Intel has demonstrated a tiny 8GB solid-state storage drive (SSD) that's small enough to use with mini-laptops, and said it would make a 16GB version available in the fourth quarter of this year.

The Intel Z-P230 PATA 8GB comes in the form of a chip, is four times smaller than a traditional 1.8in hard disk drive and weighs 10g.

SSDs have no moving parts, making them more rugged than hard drives, according to Intel. SSDs also consume less power than hard drives, giving laptops more battery life. Intel is aiming this product at Netbooks and Nettops, a brand of low-cost PCs launched by Intel earlier this year that will carry the company's low-cost Atom processor.

The announcement was made at the Computex trade show in Taipei.

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The drive will be available for $45 (£23) in units of 1,000 in the third quarter of this year. Intel declined comment on the pricing for the 16GB SSD.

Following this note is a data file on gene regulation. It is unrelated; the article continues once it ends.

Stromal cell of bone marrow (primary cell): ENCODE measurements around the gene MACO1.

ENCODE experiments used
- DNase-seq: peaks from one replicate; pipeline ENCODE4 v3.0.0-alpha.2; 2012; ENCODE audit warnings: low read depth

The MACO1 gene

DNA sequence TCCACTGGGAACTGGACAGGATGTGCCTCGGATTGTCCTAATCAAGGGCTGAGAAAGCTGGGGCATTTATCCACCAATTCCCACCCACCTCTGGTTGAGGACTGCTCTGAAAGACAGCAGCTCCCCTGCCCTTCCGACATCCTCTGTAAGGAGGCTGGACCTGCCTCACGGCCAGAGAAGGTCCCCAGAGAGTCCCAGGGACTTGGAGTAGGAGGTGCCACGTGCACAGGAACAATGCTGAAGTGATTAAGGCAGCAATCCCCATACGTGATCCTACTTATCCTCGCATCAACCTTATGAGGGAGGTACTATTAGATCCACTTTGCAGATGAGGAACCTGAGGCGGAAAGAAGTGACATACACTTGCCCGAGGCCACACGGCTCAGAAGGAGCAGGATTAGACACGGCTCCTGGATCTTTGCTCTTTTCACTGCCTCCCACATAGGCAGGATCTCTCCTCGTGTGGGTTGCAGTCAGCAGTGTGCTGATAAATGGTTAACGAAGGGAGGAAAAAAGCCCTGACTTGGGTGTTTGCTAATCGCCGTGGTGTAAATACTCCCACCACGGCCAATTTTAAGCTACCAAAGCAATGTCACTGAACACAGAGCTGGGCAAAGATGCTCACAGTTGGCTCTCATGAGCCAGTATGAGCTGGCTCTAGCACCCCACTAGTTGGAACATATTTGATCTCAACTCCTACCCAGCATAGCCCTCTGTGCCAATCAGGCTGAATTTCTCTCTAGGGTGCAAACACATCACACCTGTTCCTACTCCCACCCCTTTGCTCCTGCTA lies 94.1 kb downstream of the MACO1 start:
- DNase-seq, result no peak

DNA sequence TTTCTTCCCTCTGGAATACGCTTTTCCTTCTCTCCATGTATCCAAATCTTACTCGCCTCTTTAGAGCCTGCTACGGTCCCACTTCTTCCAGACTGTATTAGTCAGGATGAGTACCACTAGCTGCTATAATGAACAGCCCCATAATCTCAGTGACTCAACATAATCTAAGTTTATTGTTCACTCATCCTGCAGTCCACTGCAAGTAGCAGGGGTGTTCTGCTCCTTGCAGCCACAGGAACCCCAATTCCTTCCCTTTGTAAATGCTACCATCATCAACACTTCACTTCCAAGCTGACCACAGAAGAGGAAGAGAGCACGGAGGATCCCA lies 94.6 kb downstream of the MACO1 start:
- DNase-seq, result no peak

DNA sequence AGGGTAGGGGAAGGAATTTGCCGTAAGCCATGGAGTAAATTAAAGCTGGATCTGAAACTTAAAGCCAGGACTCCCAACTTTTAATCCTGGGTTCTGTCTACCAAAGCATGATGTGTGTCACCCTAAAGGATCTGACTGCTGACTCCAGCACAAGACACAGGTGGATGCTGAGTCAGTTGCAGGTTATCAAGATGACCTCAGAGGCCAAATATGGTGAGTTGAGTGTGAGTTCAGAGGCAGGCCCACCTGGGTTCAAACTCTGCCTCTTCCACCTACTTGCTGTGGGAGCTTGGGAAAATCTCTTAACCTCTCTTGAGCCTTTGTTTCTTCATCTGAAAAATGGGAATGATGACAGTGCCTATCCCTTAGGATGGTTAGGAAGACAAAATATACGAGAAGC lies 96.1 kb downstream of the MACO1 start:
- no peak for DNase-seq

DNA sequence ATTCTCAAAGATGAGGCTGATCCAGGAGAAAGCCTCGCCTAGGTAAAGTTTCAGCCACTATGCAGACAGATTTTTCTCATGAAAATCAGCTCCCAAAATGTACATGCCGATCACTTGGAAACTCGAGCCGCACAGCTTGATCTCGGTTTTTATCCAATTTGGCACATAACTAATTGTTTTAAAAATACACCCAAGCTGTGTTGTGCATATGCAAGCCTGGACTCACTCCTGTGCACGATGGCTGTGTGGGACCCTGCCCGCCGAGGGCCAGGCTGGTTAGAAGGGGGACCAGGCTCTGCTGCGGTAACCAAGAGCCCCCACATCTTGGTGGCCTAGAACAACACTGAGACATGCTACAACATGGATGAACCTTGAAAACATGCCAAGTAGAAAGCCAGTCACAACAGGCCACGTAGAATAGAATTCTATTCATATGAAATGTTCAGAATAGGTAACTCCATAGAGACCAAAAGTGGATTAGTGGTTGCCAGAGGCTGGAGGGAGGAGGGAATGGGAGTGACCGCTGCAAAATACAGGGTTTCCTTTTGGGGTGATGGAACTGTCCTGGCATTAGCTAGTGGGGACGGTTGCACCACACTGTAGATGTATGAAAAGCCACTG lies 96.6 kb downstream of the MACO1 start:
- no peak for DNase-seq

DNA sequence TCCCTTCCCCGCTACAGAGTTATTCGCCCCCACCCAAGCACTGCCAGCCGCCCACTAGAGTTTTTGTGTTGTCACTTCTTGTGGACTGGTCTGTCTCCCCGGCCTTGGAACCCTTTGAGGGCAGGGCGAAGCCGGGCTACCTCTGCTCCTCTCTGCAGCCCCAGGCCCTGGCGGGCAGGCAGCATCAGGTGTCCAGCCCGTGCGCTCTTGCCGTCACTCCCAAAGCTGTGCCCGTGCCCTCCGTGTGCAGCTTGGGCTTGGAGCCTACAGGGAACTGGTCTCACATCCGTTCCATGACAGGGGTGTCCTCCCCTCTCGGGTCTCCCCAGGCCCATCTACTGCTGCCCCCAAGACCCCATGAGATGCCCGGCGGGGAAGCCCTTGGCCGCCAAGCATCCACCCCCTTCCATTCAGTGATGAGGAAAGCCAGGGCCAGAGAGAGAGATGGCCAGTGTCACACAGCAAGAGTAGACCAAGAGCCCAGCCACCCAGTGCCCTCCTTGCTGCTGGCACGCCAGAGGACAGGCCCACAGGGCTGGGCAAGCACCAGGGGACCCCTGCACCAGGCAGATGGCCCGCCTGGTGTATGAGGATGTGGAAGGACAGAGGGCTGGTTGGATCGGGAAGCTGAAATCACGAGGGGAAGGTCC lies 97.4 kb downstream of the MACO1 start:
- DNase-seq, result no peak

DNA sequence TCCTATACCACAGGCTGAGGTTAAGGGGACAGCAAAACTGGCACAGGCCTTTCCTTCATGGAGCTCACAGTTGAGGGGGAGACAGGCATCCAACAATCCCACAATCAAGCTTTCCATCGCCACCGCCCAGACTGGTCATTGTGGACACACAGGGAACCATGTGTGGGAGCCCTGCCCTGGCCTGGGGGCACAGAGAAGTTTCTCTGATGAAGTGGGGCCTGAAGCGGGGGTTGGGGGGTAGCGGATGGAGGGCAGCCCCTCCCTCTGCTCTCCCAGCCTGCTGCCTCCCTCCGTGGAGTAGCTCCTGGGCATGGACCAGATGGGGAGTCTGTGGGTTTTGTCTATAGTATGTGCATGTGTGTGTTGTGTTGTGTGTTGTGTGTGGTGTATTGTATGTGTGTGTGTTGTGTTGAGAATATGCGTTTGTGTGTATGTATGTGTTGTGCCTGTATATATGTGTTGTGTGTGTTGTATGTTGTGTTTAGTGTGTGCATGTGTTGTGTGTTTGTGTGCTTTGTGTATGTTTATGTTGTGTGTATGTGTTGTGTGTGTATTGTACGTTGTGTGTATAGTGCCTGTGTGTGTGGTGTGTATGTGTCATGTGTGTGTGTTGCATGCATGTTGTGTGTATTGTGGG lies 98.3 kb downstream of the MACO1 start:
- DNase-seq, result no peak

The company last month announced it would double the density of its 16GB drives to 32GB drives that will enable on-board storage capacity of up to 256GB of storage in a 1.8in form factor. The drives will be linked on-board via a standard PATA (parallel advanced technology attachment) interface.

The company will ship samples of the 32GB drive starting in June, with mass production expected in the second half of this year. Intel didn't comment on when it expects to formally ship the 32GB drive.

Intel introduced SSD drives late last year, announcing 2GB and 4GB drives. At the time, Intel said it would grow SSD storage modules to 64GB in two years.

For first looks at all the latest products that debut at Computex 2008, visit PC Advisor's dedicated Computex 2008 video blog